I'm so big-picture that...
Wednesday May 23, 2018
…it helps me to look at myself as a player-character in a role-playing game.
I am obligated to write this post since I was reviewing my midlife crisis finances and realized I’ve spent almost $400 on RPG books in recent years. Holy cow.
That amount is probably nothing to the neckbeards who are really into RPGs, but it made me realize: Now is probably a good time to examine the hobby as a metaphor and figure out what my subconscious wants from all this. Why the interest in RPGs? It’s not like I have read every RPG book I own cover to cover, after all. It’s something else.
Here are some principles I’ve learned as I’ve used metaphor to analyze the interest:
Life is a game. Try to enjoy life the same way you would enjoy a game night. Games simply echo various facets of life. And games are meant to be fun! Imagine what you want to happen and push for it. Make a point of enjoying your encounters, and planning enjoyable things. Ask yourself frequently: “Am I enjoying this?” (This is a big one. One of the things I do is help people find ways to enjoy life again)
Pay attention to Character Design. It helps if you can describe yourself, your character, your gifts, your background, your interests. Usually there are hidden leverage points here. Also, look at the types of RPG characters you enjoy playing. If you love playing James Bond, perhaps you could gain more leverage over your troubles if you were to become more suave, sneaky, clever, or smart. Maybe you need to take more risk and have more courage. If you love playing a Japanese cyberpunk girl from 2092, maybe you need to embrace femininity (be more self-forgiving, more naturally you, have more fun) and find more enjoyment in life while leveraging technology that can help you do what you need to do.
Emphasize the use of your unique gifts. People who spread their skill points across too many categories end up really suffering during the game. If your skill points are mostly allocated to Intelligence, you may wish to add points to other categories, but that also means you should use your intelligence as much as possible. If you’re a great researcher, make sure that every big problem you solve maximizes the use of that gift.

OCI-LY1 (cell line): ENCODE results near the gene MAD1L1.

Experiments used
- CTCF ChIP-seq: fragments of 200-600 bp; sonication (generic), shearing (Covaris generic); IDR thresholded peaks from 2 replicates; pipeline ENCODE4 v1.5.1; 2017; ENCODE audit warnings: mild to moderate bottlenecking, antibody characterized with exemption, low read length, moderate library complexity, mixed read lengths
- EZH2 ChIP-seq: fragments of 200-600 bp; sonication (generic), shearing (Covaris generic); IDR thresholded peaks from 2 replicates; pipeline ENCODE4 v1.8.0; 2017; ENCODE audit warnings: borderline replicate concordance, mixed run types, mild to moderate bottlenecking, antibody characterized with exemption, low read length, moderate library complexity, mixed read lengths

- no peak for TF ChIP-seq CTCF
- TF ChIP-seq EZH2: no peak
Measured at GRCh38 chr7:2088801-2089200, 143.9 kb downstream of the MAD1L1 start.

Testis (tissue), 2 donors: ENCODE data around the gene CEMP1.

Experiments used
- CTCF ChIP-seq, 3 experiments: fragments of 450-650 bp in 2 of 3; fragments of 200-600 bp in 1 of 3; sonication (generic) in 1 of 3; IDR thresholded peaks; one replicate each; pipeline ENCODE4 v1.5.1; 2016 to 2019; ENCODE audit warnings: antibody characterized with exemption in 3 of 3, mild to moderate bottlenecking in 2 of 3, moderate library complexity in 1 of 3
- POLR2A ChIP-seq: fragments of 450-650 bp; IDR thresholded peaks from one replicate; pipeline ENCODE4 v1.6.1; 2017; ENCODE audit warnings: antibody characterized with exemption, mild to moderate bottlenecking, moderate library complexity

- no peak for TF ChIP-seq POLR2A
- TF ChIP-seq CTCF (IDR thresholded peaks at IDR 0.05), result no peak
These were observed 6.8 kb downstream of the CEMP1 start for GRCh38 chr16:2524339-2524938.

Know who your friends are and let them help you. You can’t do everything by yourself. When a friend uses their skills to help you, make a point of using your skills to help them. If you understand personality type, you can also invite friends to learn how to use gifts they haven’t really discovered yet. This can be a win-win, as your friends learn how to help themselves while also helping you with gifts that they possess.
Describe people you encounter. Based on the descriptions you produced, how would you interact with them in an RPG? It can really help to describe the people around you in this way, and while I haven’t tried it, making up a character sheet for them could be a really useful exercise.
Be a GM (game master). Observe and narrate the game. Describe what’s happening and explain the choices that need to be made. This is a good way to get around any intuitions which may be clouding your ability to make objective judgments.
Be a GD (game designer). Look for “the game” within your daily plans and situations. Identify it. Explain the principles, like what characters need to do in order to succeed, or where the risky, difficult areas are. Explain what makes a character fail. Explain what makes a character win—is it a single goal, or are there differing goals based on the characters that are playing?
Don’t get too meta. While you may be a game master or game designer, you’ll also need to actually play as a character in the game of life. Get in the game and be an active participant. Make an impact.
Be clever. Play the game for what it is. Don’t play every scenario the same way—analyze each individual scenario, look for leverage points, and take advantage of them. Make observations and act on those observations in a logical way.
Understand how far your character has come. Make a note of ways in which you have leveled up in the past. A list of milestones can really help.
- Game theory
- Narrative fiction
- CYOA books
- Game books and board games
- Game development
Did it help you? I hope so—this has been an instructive exercise for me.
To wrap things up, here’s a brief exercise:
Describe yourself as an RPG character. Now walk that character through their day. What do they need do in order to make the most of the day? Is it super difficult stuff—a high-risk dice roll, like a -5 modifier on a d20 roll? How will you manage and contingency-plan around the risk?